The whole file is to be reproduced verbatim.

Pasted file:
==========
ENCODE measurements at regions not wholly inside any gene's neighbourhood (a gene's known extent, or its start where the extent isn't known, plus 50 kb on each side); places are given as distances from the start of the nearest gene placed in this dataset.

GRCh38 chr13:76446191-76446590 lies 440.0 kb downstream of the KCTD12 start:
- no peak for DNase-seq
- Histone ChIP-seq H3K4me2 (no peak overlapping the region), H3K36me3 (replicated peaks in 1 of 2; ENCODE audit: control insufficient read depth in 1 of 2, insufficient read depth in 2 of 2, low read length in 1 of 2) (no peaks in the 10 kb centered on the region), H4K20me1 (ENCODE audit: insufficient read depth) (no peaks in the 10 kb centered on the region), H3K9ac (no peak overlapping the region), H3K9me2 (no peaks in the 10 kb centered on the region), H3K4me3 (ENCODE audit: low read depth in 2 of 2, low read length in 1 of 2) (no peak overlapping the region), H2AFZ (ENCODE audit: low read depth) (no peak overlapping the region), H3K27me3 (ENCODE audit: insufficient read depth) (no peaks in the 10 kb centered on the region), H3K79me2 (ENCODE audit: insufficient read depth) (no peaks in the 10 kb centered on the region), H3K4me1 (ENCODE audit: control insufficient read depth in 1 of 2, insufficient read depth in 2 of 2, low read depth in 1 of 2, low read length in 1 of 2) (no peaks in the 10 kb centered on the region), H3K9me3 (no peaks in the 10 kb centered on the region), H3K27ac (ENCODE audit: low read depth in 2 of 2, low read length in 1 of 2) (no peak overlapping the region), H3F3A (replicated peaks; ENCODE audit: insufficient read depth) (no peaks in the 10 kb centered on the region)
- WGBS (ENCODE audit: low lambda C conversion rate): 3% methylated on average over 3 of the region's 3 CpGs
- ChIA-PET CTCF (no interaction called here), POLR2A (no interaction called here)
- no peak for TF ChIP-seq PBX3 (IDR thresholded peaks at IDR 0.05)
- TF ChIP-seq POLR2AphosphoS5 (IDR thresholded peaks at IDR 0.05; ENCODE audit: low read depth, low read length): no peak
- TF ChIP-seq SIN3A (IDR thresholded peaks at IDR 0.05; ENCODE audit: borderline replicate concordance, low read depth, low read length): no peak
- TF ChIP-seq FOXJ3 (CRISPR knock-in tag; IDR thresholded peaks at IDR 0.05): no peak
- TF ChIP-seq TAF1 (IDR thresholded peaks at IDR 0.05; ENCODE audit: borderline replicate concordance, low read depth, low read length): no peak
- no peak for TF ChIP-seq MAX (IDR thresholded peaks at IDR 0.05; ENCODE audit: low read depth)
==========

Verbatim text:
ENCODE measurements at regions not wholly inside any gene's neighbourhood (a gene's known extent, or its start where the extent isn't known, plus 50 kb on each side); places are given as distances from the start of the nearest gene placed in this dataset.

GRCh38 chr13:76446191-76446590 lies 440.0 kb downstream of the KCTD12 start:
- no peak for DNase-seq
- Histone ChIP-seq H3K4me2 (no peak overlapping the region), H3K36me3 (replicated peaks in 1 of 2; ENCODE audit: control insufficient read depth in 1 of 2, insufficient read depth in 2 of 2, low read length in 1 of 2) (no peaks in the 10 kb centered on the region), H4K20me1 (ENCODE audit: insufficient read depth) (no peaks in the 10 kb centered on the region), H3K9ac (no peak overlapping the region), H3K9me2 (no peaks in the 10 kb centered on the region), H3K4me3 (ENCODE audit: low read depth in 2 of 2, low read length in 1 of 2) (no peak overlapping the region), H2AFZ (ENCODE audit: low read depth) (no peak overlapping the region), H3K27me3 (ENCODE audit: insufficient read depth) (no peaks in the 10 kb centered on the region), H3K79me2 (ENCODE audit: insufficient read depth) (no peaks in the 10 kb centered on the region), H3K4me1 (ENCODE audit: control insufficient read depth in 1 of 2, insufficient read depth in 2 of 2, low read depth in 1 of 2, low read length in 1 of 2) (no peaks in the 10 kb centered on the region), H3K9me3 (no peaks in the 10 kb centered on the region), H3K27ac (ENCODE audit: low read depth in 2 of 2, low read length in 1 of 2) (no peak overlapping the region), H3F3A (replicated peaks; ENCODE audit: insufficient read depth) (no peaks in the 10 kb centered on the region)
- WGBS (ENCODE audit: low lambda C conversion rate): 3% methylated on average over 3 of the region's 3 CpGs
- ChIA-PET CTCF (no interaction called here), POLR2A (no interaction called here)
- no peak for TF ChIP-seq PBX3 (IDR thresholded peaks at IDR 0.05)
- TF ChIP-seq POLR2AphosphoS5 (IDR thresholded peaks at IDR 0.05; ENCODE audit: low read depth, low read length): no peak
- TF ChIP-seq SIN3A (IDR thresholded peaks at IDR 0.05; ENCODE audit: borderline replicate concordance, low read depth, low read length): no peak
- TF ChIP-seq FOXJ3 (CRISPR knock-in tag; IDR thresholded peaks at IDR 0.05): no peak
- TF ChIP-seq TAF1 (IDR thresholded peaks at IDR 0.05; ENCODE audit: borderline replicate concordance, low read depth, low read length): no peak
- no peak for TF ChIP-seq MAX (IDR thresholded peaks at IDR 0.05; ENCODE audit: low read depth)